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Hiroshima Boy

Author: Naomi Hirahara
Publisher: Prospect Park Books
ISBN: 1945551097
Size: 11.64 MB
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LA gardener Mas Arai returns to Hiroshima to bring his best friend’s ashes to a relative on the tiny offshore island of Ino, only to become embroiled in the mysterious death of a teenage boy who was about the same age Mas was when he survived the atomic bomb in 1945. The boy’s death affects the elderly, often-curmudgeonly, always-reluctant sleuth, who cannot return home to Los Angeles until he finds a way to see justice served. Naomi Hirahara is the Edgar-winning author of the Mas Arai mystery series, including Summer of the Big Bachi, Blood Hina, Strawberry Yellow, and Sayonara Slam. She is also the author of the LA-based Ellie Rush mysteries, published by Penguin. Her Mas Arai books have earned such honors as Publishers Weekly’s Best Book of the Year and one of the Chicago Tribune’s Ten Best Mysteries and Thrillers. The Stanford University alumna was born and raised in Altadena, CA, where her protagonist lives; she now resides in neighboring Pasadena.


Publisher: Princeton University Press
ISBN: 0691187258
Size: 48.53 MB
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"I'll search you out, put my lips to your tender ear, and tell you. . . . I'll tell you the real story--I swear I will."--from Little One by Toge Sankichi Three Japanese authors of note--Hara Tamiki, Ota Yoko, and Toge Sankichi--survived the atomic bombing of Hiroshima only to shoulder an appalling burden: bearing witness to ultimate horror. Between 1945 and 1952, in prose and in poetry, they published the premier first-person accounts of the atomic holocaust. Forty-five years have passed since August 6, 1945, yet this volume contains the first complete English translation of Hara's Summer Flowers, the first English translation of Ota's City of Corpses, and a new translation of Toge's Poems of the Atomic Bomb. No reader will emerge unchanged from reading these works. Different from each other in their politics, their writing, and their styles of life and death, Hara, Ota, and Toge were alike in feeling compelled to set down in writing what they experienced. Within forty-eight hours of August 6, before fleeing the city for shelter in the hills west of Hiroshima, Hara jotted down this note: "Miraculously unhurt; must be Heaven's will that I survive and report what happened." Ota recorded her own remarks to her half-sister as they walked down a street littered with corpses: "I'm looking with two sets of eyesthe eyes of a human being and the eyes of a writer." And the memorable words of Toge quoted above come from a poem addressed to a child whose father was killed in the South Pacific and whose mother died on August 6th--who would tell of that day? The works of these three authors convey as much of the "real story" as can be put into words.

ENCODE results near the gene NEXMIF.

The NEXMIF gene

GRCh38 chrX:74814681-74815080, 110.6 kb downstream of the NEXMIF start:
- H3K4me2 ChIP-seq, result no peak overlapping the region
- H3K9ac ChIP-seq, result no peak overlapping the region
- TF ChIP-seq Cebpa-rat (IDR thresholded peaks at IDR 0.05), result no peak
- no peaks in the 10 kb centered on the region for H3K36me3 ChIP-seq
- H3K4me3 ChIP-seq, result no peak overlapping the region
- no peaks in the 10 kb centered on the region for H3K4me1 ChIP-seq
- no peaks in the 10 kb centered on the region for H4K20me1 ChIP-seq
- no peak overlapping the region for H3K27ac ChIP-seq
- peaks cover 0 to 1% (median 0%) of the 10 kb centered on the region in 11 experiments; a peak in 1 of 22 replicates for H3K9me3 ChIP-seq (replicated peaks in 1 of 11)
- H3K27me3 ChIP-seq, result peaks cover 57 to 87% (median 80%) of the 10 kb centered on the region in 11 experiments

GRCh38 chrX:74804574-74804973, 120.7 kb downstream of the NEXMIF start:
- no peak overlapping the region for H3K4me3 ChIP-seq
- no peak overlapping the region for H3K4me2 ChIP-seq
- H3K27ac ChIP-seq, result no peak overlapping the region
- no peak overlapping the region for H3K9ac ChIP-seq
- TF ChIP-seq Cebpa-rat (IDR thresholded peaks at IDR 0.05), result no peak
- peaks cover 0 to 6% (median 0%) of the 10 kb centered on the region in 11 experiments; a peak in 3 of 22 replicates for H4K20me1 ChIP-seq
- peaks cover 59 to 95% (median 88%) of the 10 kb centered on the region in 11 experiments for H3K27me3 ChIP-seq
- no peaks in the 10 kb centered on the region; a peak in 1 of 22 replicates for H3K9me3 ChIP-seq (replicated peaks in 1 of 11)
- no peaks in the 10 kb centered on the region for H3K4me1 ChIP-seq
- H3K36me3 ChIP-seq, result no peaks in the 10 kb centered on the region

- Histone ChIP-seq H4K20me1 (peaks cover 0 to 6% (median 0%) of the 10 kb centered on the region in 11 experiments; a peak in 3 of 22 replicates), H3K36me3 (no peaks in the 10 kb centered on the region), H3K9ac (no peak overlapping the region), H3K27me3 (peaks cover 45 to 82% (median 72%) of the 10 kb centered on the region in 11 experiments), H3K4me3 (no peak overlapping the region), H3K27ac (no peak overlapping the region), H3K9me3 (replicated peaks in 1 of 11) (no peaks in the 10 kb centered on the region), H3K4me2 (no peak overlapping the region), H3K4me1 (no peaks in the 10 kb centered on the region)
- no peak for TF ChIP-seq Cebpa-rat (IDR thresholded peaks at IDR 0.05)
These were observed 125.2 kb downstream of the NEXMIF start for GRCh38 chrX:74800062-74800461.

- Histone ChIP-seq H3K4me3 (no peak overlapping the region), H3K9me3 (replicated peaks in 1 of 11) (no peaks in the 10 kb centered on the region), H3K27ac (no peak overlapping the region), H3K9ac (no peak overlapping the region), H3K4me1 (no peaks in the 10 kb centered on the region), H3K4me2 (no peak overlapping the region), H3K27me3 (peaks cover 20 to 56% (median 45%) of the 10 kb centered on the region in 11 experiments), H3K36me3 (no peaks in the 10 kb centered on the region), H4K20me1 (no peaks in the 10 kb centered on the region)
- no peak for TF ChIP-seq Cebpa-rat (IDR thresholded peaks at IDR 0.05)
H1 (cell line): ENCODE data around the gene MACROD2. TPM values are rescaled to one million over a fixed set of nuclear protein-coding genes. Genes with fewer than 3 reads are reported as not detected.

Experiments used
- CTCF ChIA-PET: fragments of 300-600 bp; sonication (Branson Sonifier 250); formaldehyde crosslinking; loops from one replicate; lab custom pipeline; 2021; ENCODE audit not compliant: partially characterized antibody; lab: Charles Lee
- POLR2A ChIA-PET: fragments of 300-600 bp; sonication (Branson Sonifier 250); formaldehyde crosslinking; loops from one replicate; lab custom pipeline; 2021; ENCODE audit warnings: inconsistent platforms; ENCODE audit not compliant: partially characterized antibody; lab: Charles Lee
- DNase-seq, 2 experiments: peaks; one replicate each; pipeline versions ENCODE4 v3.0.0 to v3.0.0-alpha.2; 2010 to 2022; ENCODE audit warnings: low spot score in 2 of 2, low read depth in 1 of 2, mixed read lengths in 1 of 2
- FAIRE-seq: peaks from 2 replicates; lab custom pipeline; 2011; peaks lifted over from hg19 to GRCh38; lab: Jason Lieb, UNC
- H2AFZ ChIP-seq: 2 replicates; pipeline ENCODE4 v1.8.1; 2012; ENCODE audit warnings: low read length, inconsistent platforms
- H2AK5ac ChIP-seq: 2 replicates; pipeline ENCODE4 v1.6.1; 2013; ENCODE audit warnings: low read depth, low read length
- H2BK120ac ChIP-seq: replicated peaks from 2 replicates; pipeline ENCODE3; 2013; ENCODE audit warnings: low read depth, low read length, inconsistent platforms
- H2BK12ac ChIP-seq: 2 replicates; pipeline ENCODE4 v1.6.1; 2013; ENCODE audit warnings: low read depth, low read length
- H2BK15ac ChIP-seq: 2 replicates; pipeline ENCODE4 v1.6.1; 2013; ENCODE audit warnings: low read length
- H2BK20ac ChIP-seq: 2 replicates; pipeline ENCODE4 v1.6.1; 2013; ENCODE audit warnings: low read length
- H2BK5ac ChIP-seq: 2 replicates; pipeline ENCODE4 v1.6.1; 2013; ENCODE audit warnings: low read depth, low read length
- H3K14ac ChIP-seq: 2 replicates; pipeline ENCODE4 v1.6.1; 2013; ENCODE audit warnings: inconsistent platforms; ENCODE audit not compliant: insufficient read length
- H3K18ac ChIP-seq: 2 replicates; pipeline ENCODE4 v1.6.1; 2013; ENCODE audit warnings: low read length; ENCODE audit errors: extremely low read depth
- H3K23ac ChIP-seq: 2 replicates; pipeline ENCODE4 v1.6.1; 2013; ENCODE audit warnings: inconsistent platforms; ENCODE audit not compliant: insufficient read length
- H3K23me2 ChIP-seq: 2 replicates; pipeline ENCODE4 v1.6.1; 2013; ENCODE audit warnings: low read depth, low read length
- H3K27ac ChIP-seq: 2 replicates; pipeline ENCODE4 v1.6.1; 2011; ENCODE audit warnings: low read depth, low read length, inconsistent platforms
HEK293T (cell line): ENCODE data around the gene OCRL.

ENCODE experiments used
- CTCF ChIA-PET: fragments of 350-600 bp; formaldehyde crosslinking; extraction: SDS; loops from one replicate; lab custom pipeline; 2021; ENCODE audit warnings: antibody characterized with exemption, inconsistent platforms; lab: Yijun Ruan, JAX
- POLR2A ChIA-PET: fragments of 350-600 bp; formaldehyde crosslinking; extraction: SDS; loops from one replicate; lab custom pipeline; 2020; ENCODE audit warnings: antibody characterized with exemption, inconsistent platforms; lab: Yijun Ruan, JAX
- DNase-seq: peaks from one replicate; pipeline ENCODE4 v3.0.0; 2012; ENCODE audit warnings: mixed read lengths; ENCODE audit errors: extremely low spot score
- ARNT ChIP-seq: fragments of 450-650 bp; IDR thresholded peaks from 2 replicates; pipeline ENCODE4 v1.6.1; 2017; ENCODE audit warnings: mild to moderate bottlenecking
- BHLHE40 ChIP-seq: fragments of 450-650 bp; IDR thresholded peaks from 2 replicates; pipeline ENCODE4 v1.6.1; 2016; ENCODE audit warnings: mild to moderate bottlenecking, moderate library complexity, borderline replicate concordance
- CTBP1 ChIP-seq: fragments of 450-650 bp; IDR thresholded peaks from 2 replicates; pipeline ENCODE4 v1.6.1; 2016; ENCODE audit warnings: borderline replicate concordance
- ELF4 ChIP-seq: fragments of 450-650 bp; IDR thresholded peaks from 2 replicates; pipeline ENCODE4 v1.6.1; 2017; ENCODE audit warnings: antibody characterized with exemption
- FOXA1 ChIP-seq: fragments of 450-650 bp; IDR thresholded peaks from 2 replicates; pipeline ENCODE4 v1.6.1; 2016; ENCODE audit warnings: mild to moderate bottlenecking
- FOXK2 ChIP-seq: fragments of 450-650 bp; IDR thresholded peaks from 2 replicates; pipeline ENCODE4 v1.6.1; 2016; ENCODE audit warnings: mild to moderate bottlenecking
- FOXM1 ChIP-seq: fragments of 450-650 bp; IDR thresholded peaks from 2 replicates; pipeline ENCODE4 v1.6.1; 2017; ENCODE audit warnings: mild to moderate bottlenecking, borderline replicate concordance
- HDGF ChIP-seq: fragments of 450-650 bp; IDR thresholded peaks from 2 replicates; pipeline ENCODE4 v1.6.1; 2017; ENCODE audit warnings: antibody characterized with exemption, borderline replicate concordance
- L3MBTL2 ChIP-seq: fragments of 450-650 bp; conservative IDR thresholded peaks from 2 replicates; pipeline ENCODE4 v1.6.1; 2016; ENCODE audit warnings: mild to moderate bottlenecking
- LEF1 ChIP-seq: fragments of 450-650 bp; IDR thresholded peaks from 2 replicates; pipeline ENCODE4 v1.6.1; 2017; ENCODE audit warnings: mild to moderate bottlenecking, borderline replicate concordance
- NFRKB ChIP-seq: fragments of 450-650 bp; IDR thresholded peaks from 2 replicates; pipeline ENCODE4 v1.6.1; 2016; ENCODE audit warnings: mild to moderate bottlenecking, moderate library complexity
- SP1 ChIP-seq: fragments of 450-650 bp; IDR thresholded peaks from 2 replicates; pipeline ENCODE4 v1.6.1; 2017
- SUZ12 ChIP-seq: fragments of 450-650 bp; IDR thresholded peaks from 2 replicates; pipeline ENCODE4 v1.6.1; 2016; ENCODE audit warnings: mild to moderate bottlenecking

Author: John Hersey
Publisher: Vintage
ISBN: 0679721037
Size: 11.35 MB
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The classic tale of the day the first atom bomb was dropped offers a haunting evocation of the memories of survivors and an appeal to the conscience of humanity

Sayonara Slam

Author: Naomi Hirahara
Publisher: Prospect Park Books
ISBN: 1938849744
Size: 42.44 MB